With one convention done and another coming up this week, we have reached the point where candidates, their positions and their campaigns begin to be scrutinized more closely.
Which brings us to this question: Where is Frank Pallotta’s mask when he is interacting with voters?
Let’s make this point clear: We have pushed for universal masking from the Democratic governor of the Garden State. So this is a question of public health policy more than politics.
Pallotta, running to replace Rep. Josh Gottheimer, wants to represent an area where the coronavirus has killed over 3,200 and infected 42,000 residents in the four counties that make up the 5th Congressional District since March.
In our story looking at how the candidates in the 5th and 11th congressional districts are connecting with voters, Pallotta’s Facebook page jumped out with numerous photos, even in the last week, where the state’s orders to wear a mask in public when social distancing was not possible was blatantly being disregarded.
The campaign said it is ensuring events are in compliance with the rules outlined by the state that encourages face coverings and social distancing. But pictures tell a different story.
Pallotta, on this issue, appears to be going down a similar path as President Donald Trump. We are concerned because how many outbreaks were there after the President’s rally in Tulsa? His July 4th campaign stop at Mt. Rushmore?
To look at pictures from those at a Trump rally and a Pallotta gathering, a voter would be hard pressed to find a difference.
We fully support candidates getting out to hear what voters want—we think the door-to-door campaign strategy of Rosemary Becchi leaving literature with a QR code allowing voters to scan a code to get involved in with her campaign is really smart.
Informed voters not only make a decision on issues but the character of the person and decisions he makes. A campaign, in the end, comes down to a trust factor that you will believe that the person representing you will make decisions to make our country smarter and safer.
Leadership on the issue of how the coronavirus was and continues to be handled is the defining issue for the Nov. 3 election.
It is irresponsible for a candidate at this time to be on the campaign trail without a mask. For Frank Pallotta—and the President of the United States as well—they must lead by example when it comes to wearing a face mask while campaigning this fall.
What an assinine article from s political hack. Your opinion means nothing. Get snothet job cause you suck at this onr. Vote Frank Pallotta and get the libersl lier Gottemheimer out of office.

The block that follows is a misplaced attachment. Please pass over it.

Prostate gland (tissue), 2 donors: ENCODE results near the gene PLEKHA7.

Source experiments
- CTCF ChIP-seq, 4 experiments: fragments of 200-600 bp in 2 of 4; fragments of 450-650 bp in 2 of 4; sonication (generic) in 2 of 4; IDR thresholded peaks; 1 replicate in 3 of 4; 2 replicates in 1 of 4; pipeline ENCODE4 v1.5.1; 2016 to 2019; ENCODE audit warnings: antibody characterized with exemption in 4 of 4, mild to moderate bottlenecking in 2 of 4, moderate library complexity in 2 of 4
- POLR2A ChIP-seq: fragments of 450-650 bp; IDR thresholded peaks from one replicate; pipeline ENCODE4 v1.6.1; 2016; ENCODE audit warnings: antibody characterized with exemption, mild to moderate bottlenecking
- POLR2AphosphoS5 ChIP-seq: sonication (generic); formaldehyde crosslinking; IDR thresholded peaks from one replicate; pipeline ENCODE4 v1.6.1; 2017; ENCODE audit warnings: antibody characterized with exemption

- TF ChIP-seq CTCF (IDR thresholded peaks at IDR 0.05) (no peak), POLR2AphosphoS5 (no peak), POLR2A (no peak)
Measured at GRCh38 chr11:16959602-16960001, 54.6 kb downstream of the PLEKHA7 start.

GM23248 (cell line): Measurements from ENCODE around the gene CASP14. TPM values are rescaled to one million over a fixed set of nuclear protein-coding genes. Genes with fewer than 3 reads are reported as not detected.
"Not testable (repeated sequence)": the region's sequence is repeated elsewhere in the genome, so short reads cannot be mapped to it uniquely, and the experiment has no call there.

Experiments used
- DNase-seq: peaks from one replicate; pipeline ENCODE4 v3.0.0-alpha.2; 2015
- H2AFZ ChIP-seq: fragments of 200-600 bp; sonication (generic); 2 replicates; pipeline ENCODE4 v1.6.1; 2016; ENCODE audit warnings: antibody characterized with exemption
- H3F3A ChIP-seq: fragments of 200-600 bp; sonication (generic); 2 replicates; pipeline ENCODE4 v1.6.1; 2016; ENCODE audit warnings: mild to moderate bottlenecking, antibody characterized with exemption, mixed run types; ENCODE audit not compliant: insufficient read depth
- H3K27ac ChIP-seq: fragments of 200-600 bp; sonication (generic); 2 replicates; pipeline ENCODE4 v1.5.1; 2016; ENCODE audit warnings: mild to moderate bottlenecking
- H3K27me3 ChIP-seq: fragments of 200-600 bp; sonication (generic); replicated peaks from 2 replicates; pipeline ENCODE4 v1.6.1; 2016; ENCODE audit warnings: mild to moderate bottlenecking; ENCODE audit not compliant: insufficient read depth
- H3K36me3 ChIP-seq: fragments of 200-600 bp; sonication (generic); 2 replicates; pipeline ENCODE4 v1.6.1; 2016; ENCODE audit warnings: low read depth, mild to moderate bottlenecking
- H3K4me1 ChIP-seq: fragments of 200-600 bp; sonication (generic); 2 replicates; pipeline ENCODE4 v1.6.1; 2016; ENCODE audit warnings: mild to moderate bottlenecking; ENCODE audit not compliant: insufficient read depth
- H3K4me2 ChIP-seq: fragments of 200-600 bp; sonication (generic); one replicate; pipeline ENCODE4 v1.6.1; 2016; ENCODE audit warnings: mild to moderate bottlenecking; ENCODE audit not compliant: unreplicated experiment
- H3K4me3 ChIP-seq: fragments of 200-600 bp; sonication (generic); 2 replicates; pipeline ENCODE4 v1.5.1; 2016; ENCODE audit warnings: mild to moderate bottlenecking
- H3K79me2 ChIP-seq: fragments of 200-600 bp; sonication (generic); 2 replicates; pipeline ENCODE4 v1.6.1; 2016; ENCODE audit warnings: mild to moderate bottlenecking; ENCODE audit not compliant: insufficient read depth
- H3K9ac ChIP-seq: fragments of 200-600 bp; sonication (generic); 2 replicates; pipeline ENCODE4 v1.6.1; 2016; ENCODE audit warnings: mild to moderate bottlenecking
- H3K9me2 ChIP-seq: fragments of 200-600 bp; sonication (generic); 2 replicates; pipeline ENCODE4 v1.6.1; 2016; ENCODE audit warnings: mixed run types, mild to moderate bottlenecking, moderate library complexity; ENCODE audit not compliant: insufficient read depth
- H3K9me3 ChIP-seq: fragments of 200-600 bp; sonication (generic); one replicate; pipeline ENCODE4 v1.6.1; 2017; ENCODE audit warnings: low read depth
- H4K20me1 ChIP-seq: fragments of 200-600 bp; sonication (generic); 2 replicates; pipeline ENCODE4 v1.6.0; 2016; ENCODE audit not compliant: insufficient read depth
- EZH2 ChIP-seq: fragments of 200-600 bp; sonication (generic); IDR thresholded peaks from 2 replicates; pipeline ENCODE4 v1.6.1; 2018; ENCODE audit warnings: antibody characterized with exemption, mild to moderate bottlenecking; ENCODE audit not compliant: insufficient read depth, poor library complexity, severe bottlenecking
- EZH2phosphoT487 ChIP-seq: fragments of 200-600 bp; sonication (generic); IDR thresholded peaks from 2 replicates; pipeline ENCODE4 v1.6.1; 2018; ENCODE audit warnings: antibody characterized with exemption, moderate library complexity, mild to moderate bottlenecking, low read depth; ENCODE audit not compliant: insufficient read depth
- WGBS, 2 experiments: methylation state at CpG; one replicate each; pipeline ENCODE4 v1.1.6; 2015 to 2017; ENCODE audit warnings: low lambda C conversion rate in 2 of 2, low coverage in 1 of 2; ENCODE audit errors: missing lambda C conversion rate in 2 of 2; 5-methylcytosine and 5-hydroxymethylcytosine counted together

Perhaps you should learn how to write in English before commenting.
He could wear 100 masks, he’s not getting a vote from anyone in my house.
Frank lives in my neighborhood and if I catch him without a mask..I’ll walk across the street. Heartless idiot. Bury anybody you know in the 5th district Frank?
wearing masks is a false sense of security have you noticed that people are still getting covid even tho they wear masks all the time? I suggest you start swabbing in side those masks that are wet from humidity and people sneezing in them before you tout how great it is
Protection is not a guarantee. It IS the best available practice. Doing NOTHING because there is not a perfect simple solution is CHILDISH, SHORTSIGHTED and SELFISH. Public Health and Safety can not be deal with cavalierly. Those who believe their opinion is stronger than science or fact should not attempt to lead adults.
I realize this is a low-brow, opinion hit piece, so I take this at face value of an uninformed writer, who has not done his homework. There is quite a bit of confusion in wearing masks. Psychologically, it makes us feel protected and the alleviation of that fear speaks to our common sense values. However, is wearing a mask going to really protect you? From the Washington Examiner is this article that speaks straight from the CDC that puts wearing masks in doubt:
In balance to all other infectious diseases, accidents or just walking out the door to go to work has inherent risks that we all take each day. The data should always inform our opinions. NY and NJ were #1 and #2 in total deaths, due mostly to bad policies from blue state governors that enabled the infection to spread in nursing homes. As tragic as that is, those are the facts. I suspect, NJ is in it’s own downward spin cycle of fear mongering to drive compliance without facts. That alone is crushing our families and businesses across the state.
The right balance in my mind is for mask wearing to be voluntary – allow the people in the great state of NJ to determine for themselves. I’m totally fine with Frank not wearing a mask at events, but I always bring my mask with me to ensure everyone else around me is comfortable just in case.
Frank said at a recent townhall event (late September, early October) that he is going to outlaw mask wearing as his first order of business in congress – that is daring – Can someone confirm – thanks.